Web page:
Fighting opioids give insanity a chance – boulder weekly iphone 4 data recovery software

If insanity can be characterized as doing the same thing over and over and expecting different results, the plan trump unveiled last monday to end the nation’s opioid epidemic is as exquisitely perfect an example of this as you could hope to find.

In a speech in new hampshire and broadcast on the white house website, trump promised to reduce the supply of opioids by “getting tough” on drug dealers, including increasing the use of mandatory minimum sentences and using the death penalty, by building the wall along the southern border to reduce drug smuggling, and by suing drug companies.

He promised to reduce demand by getting doctors to write one-third fewer prescriptions for opioids over the next three years; by getting states to join a national database to monitor opioid prescriptions; by developing new, non-addictive pain relievers as substitutes for opioids; and by mounting major media and advertising campaigns to keep people from getting addicted in the first place.Opioid epidemic


And, of course, he promised to throw more money at the problem, including $10 billion over the next two years (it’s not clear if that is in addition to the $6 billion congress has already voted to throw at the problem).

The federal government has been trying to rid the U.S. Of opioids for more than a century (for 103 years and three months, to be precise, ever since the passage of the harrison narcotics tax act on december 17, 1914).

During that time, everything that trump has proposed for stamping out opioid addiction (with the possible exception of suing pharmaceutical companies) has been tried repeatedly — and failed repeatedly.

Getting tough?“getting tough” as I’ve mentioned often in this space, since 1965 the war on marijuana has resulted in 25 million arrests. The rest of the story is that during that time there have been an additional 25 million arrests for other illegal drugs — mostly heroin, cocaine and methamphetamines.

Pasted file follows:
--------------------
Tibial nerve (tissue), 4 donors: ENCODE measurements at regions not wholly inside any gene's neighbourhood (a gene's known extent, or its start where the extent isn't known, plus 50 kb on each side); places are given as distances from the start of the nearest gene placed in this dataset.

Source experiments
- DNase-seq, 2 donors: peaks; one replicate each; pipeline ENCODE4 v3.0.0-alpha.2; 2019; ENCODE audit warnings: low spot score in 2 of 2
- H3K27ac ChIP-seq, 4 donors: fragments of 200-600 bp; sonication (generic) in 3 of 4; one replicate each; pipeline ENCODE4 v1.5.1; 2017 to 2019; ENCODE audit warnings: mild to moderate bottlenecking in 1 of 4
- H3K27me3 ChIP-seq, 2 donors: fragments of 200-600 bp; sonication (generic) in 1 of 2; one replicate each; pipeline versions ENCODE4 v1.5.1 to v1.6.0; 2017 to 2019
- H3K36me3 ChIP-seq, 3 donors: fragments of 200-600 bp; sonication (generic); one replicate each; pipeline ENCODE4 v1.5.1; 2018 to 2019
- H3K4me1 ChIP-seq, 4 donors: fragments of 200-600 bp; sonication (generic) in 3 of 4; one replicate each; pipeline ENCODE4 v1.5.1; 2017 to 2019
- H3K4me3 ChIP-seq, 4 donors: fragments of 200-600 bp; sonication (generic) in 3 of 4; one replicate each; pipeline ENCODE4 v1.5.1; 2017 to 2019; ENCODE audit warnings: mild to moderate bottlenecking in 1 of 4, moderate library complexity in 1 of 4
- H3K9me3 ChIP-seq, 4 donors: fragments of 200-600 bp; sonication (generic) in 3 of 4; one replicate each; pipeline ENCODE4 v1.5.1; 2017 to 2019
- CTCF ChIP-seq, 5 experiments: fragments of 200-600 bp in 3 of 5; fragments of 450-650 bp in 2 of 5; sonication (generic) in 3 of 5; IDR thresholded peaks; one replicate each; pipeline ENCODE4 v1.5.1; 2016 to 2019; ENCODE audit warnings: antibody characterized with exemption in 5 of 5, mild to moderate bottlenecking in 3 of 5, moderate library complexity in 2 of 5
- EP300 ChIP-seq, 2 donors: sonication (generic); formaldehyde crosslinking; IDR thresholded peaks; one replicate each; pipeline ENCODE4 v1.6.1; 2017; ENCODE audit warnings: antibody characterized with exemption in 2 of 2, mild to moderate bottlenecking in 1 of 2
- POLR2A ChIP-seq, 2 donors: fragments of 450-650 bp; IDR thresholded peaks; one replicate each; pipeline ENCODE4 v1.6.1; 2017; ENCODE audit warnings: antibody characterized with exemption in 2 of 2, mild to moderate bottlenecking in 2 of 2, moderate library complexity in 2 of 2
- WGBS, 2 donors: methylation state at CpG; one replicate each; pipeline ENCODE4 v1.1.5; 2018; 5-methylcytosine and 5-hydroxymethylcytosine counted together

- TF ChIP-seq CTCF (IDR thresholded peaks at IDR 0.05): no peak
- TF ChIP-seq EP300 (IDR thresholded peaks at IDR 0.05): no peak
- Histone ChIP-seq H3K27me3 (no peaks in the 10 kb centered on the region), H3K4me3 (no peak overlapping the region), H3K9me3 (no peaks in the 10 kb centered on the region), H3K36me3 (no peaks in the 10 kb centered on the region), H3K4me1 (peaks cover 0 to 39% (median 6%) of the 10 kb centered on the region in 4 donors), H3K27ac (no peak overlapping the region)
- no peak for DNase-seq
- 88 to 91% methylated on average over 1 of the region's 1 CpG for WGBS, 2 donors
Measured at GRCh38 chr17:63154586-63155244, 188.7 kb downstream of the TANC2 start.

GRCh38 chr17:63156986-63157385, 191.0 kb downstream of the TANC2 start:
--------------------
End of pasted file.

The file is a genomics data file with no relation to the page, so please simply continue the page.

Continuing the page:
The result of “getting tough” was perfectly summed up by senator dick durban (D-illinois), in a single sentence: “we cannot arrest our way out of the opioid epidemic — we tried that and ended up with an even bigger addiction problem and the world’s largest prison population.” and more than 40,000 fatal overdoses a year.

Securing the border? The feds have been trying to stop drug shipments into the country by land, air and sea — the term of art is “interdiction” — for decades.Media advertising estimates of the percentage of opioids seized vary, but anything above 20 percent is optimistic.

It’s hard to see how the wall will improve that percentage, since, unlike marijuana, opioids can easily be hidden in shipping containers, more than 26 million of which enter the country annually.

Reducing demand with media and advertising campaigns and anti-drug education? The partnership for a drug free america ran $2 billion worth of ads (including the iconic “this is your brain on drugs,” with a fried egg starring as your brain), and the feds spent billions on the drug abuse resistance education (D.A.R.E.) program. Drug use went up. Why, it was almost like the anti-drug campaigns were creating interest in drug use where none had existed before.“getting tough”

Develop non-addictive anti-pain medications? That one is particularly rich, considering that most of the synthetic opioids, whose over-prescription lies at the root of the current opioid epidemic, were originally touted as “non-addictive” alternatives to heroin.

Probably because he promised to end the opioid epidemic. Bluster, boorishness and hyperbola aside, the thing that sets trump apart from other presidents is that he tries really hard to keep his campaign promises — and when it comes to the opioid problem he hasn’t any ideas about what to do it, except the old ones that have historically failed.

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